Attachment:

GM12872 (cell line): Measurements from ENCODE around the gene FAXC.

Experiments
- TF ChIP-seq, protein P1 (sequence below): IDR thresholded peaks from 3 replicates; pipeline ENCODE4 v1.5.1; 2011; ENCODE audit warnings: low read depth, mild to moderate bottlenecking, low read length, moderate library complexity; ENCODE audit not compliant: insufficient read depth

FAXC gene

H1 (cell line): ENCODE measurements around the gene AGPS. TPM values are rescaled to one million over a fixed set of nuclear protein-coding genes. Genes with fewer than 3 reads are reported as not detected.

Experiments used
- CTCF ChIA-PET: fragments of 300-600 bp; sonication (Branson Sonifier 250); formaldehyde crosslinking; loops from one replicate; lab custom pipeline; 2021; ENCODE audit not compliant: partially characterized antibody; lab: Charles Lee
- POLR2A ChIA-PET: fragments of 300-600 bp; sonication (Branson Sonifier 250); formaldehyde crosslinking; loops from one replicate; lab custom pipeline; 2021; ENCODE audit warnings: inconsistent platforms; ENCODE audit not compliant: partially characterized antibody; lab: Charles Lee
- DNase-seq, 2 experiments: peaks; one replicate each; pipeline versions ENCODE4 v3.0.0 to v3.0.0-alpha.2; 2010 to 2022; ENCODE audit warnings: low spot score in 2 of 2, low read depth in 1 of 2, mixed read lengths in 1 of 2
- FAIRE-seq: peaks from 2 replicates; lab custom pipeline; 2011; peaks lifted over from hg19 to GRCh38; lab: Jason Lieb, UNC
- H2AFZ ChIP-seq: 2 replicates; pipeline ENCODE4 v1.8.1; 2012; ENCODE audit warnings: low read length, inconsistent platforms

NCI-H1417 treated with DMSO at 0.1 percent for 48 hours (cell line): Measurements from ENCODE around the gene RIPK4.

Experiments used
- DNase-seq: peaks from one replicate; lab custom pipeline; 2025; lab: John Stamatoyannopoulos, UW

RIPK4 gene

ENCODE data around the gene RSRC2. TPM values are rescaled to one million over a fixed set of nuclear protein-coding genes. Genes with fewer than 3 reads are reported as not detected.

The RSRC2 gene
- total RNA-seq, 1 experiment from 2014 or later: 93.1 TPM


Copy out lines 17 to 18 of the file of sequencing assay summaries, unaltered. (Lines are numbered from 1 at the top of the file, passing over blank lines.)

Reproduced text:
The RSRC2 gene
- total RNA-seq, 1 experiment from 2014 or later: 93.1 TPM